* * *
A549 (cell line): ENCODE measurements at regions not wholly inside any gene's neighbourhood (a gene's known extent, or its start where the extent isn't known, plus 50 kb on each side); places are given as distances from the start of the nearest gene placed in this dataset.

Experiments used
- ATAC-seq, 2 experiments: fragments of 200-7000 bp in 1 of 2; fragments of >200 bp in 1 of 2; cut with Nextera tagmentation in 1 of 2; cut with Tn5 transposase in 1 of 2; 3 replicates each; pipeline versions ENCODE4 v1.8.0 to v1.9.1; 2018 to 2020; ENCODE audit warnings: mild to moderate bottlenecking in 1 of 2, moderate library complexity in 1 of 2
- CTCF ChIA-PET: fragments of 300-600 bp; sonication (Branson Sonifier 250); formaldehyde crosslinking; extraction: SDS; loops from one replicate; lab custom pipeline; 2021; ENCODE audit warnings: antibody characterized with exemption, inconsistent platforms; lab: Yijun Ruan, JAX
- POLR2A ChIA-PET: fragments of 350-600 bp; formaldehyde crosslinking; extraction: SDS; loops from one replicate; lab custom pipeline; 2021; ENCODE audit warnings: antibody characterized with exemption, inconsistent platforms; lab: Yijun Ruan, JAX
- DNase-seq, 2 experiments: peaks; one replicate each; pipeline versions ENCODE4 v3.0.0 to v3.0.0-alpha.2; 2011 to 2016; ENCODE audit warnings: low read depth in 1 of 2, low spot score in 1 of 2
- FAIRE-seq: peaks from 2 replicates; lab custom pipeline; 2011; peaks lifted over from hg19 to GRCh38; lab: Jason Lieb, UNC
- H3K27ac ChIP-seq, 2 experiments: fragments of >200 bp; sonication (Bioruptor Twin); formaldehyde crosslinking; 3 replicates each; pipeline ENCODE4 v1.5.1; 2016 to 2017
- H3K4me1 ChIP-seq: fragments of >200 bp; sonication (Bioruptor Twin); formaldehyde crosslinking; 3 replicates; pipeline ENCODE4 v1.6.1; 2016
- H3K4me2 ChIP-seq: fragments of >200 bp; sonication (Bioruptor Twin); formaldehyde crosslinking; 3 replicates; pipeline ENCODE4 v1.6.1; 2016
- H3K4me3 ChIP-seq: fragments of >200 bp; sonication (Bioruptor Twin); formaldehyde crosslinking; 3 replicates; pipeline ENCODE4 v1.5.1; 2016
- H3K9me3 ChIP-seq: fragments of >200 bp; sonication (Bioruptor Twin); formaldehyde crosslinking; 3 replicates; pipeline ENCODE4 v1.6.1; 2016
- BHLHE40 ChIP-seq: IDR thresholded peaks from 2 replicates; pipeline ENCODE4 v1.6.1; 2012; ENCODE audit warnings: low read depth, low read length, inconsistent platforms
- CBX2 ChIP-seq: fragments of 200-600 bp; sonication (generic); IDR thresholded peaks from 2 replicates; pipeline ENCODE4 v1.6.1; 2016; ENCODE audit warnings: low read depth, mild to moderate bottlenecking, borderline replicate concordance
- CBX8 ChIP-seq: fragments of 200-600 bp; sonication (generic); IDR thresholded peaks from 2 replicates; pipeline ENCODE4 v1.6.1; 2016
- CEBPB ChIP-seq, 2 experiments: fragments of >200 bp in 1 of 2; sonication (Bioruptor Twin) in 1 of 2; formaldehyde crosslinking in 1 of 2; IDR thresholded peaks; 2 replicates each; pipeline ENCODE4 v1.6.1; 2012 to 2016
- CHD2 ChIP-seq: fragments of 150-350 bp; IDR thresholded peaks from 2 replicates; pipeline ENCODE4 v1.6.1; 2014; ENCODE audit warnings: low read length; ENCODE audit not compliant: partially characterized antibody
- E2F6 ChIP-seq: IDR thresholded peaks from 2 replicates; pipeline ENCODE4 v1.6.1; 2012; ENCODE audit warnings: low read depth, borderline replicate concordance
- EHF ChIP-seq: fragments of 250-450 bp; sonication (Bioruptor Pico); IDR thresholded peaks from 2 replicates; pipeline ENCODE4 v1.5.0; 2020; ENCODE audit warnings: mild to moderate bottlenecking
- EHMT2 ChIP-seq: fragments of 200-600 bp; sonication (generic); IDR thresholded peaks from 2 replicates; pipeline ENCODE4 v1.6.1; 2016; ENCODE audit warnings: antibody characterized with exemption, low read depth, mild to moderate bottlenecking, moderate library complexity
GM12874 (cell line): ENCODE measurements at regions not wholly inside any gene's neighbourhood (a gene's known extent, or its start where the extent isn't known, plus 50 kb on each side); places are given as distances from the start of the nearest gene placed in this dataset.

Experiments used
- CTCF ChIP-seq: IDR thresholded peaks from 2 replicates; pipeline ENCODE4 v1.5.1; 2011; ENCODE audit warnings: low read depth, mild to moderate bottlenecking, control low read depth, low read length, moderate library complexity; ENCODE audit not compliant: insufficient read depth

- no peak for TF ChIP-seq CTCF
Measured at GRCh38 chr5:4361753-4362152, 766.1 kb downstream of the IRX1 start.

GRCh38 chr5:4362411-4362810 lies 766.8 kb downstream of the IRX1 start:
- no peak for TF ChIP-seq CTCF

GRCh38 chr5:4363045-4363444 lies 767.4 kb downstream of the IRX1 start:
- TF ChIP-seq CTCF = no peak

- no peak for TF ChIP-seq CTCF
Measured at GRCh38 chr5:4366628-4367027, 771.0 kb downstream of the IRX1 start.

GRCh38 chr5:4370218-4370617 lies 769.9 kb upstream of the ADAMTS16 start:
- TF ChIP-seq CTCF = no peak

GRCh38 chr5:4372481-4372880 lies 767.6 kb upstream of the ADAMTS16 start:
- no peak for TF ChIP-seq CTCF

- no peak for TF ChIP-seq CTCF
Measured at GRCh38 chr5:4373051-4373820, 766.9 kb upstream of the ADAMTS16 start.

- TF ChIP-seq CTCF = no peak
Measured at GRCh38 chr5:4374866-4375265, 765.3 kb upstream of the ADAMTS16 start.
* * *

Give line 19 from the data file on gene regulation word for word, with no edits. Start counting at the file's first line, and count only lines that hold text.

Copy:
- EHF ChIP-seq: fragments of 250-450 bp; sonication (Bioruptor Pico); IDR thresholded peaks from 2 replicates; pipeline ENCODE4 v1.5.0; 2020; ENCODE audit warnings: mild to moderate bottlenecking